• jeroenhd 5 days ago

          Termux still works fine on any Android device, all you've got to do is install it through F-Droid or similar. Google Play is the party blocking W+X, Android itself will happily execute your downloaded binaries (for now, at least).

          There are also other APIs that are absolutely verboten by Google Play but will work fine if the app is installed through alternative app stores.

          • pjmlp 5 days ago

            Nope, Android started to ban linking to native APIs that aren't officially part of the NDK, like Linux syscalls.

            More recent versions will just kill the application if they get used, and Termux folks refuse to accept that they have to go through JNI for specific OS features, so they won't be around for much longer, other than on rooted devices.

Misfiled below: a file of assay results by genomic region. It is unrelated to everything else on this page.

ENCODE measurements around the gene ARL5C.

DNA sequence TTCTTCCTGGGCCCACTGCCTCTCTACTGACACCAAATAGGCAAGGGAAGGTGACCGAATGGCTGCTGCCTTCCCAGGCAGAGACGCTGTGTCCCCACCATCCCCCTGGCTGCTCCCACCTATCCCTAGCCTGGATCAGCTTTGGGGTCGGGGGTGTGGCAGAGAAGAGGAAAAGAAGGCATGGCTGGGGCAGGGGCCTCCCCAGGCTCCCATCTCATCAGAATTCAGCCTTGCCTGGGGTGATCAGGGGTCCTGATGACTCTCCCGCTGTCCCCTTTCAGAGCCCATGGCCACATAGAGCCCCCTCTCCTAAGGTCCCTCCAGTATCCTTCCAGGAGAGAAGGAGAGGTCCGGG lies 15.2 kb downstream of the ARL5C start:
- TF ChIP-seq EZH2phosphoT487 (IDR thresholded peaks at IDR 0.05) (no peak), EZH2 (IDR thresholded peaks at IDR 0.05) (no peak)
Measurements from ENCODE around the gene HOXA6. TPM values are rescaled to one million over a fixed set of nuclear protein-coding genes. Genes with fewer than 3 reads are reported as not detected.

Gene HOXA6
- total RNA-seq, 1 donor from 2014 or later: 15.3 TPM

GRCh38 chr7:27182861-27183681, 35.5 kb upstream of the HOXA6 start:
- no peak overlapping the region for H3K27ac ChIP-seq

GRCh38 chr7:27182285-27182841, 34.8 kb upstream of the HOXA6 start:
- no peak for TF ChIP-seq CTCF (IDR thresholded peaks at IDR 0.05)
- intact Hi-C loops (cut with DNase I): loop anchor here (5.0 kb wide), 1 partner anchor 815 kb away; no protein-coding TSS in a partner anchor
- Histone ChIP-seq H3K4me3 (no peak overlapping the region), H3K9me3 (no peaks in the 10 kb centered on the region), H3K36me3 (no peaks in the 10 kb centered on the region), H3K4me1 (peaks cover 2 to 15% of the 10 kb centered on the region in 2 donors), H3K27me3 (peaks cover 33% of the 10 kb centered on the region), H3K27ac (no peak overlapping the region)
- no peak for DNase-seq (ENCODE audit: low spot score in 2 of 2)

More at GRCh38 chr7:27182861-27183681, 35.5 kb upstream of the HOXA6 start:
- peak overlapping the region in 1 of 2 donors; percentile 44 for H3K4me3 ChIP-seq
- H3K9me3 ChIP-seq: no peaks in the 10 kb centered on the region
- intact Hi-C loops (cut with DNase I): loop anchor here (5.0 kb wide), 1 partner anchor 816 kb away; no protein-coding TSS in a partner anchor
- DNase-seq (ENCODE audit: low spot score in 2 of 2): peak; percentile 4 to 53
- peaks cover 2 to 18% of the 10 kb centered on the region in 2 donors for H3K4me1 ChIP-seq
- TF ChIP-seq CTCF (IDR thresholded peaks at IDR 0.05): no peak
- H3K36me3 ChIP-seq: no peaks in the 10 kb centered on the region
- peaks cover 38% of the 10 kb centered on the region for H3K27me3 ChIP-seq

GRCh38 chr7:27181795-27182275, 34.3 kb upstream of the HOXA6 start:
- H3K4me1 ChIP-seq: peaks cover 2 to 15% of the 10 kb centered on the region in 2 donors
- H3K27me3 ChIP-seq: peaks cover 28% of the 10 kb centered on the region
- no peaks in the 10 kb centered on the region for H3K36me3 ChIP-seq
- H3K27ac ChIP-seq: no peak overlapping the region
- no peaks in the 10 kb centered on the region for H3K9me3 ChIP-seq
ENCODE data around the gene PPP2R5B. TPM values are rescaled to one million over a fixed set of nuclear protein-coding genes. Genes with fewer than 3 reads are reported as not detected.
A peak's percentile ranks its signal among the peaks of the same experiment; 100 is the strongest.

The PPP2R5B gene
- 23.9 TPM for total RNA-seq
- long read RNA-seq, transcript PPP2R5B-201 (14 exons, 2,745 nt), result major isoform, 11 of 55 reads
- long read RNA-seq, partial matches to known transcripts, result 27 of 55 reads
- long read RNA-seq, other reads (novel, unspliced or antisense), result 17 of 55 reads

Or they might eventually accept how things are done on Android.

            • danhor 5 days ago

              Since termux just uses regular unix applications, adapting them to use JNI sounds like a world of pain.

              • pjmlp 5 days ago

                That is what they refuse to accept, Android isn't UNIX, it just happens to use Linux kernel.

                The official APIs are Java based, ISO C and ISO C++ standard libraries, and the NDK libraries that ship on device.

                • danhor 2 days ago

                  That may be the case, but that's the reason why termux exists. If termux accepts that, the only logical consequence is to cease development.

                • nyanpasu64 4 days ago

                  Google is killing Android as a general-purpose computing platform.

                  • pjmlp 4 days ago